BANGKOK - Tens of thousands of Thai opposition protesters marched through Bangkok Saturday calling for the resignation of Prime Minister Yingluck Shinawatra, who faces a possible ban from politics for alleged negligence.
The new show of strength by the anti-government movement came on the eve of elections for the upper house of parliament, whose members could decide Yingluck's fate.
"I have come out to preserve democracy," said protester Jirapa Tantingarmkasem, who joined the march from the rally base in Lumpini Park to the city's Royal Plaza.
"I ask everyone to come out to protest. Fight! Fight!"
Hundreds of demonstrators also swarmed into the grounds of the government headquarters, which have not been used by Yingluck's cabinet for months because of protests targeting state buildings.
Yingluck has withstood five months of street rallies seeking to force her from office and end the political dominance of her billionaire family.
Thailand is bitterly divided between opponents and supporters of her elder brother, the fugitive former premier Thaksin Shinawatra.
The billionaire tycoon-turned-politician was toppled in a coup in 2006 after clashing with the royalist establishment. He fled Thailand in 2008 to avoid jail for a corruption conviction and lives in Dubai.
Political violence, often targeting protesters, has left 23 people dead and hundreds wounded in grenade attacks and shootings in recent months, although the bloodshed has abated since the rallies were scaled back at the start of March.
The kingdom is in legislative limbo with only a caretaker government following incomplete February elections since nullified by the Constitutional Court.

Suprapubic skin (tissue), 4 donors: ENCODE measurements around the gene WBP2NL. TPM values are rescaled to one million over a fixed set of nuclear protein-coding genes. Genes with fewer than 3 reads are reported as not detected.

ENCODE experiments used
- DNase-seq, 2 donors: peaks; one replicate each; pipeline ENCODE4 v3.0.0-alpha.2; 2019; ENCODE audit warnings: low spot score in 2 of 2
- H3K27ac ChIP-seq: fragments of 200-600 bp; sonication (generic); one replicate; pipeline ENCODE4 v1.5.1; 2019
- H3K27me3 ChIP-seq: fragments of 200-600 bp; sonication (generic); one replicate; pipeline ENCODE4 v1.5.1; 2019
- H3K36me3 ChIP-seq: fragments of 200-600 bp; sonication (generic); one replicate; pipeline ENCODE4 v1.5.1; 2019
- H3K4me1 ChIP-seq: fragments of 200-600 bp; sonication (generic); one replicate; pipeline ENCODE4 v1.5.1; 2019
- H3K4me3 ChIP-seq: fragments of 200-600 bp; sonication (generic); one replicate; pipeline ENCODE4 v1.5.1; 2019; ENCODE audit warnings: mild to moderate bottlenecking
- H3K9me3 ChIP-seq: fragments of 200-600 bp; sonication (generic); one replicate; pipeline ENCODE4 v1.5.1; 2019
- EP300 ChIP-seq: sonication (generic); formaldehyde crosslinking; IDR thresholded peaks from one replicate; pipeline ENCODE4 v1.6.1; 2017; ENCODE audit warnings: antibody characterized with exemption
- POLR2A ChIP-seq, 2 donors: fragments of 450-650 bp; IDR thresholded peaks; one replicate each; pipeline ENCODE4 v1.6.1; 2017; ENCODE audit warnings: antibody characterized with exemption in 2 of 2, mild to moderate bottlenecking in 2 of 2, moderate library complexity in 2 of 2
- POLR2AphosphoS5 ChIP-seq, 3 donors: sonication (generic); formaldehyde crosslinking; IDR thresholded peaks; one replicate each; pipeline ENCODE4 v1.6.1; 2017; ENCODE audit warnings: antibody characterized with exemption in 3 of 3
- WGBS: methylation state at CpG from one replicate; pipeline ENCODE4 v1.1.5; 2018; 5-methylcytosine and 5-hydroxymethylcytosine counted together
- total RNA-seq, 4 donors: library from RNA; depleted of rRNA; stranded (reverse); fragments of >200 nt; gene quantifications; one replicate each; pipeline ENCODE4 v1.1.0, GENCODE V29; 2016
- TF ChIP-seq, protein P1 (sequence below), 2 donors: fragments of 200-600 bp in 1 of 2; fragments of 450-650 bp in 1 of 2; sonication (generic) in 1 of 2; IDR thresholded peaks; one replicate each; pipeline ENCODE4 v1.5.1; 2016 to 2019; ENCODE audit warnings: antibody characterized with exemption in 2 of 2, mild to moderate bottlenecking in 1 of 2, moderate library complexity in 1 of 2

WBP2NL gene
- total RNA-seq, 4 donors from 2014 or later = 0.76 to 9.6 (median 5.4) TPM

The opposition movement wants to install a temporary unelected government to oversee electoral and anti-corruption reforms before new polls are held.
"We will show our power to the government - people will not accept elections without immediate reforms first," firebrand rally leader Suthep Thaugsuban told supporters Saturday.
Yingluck has been summoned to appear before the National Anti-Corruption Commission (NACC) by Monday to defend herself against negligence charges linked to a rice subsidy scheme.
If indicted by the NACC - which says she ignored warnings of corruption and financial losses in the flagship policy - she would face an impeachment vote in the upper house that could result in her removal from office.
The charges have injected extra rivalry into senate elections due to be held on Sunday for about half of the seats in the upper house.
The remaining, unelected senators are appointed by institutions seen as allied to the anti-Thaksin establishment.
Thaksin's supporters, the "Red Shirts", have warned they will not accept the removal of another democratically elected government.
Their street rallies against the previous government in 2010 resulted in street clashes and a military crackdown that left dozens dead.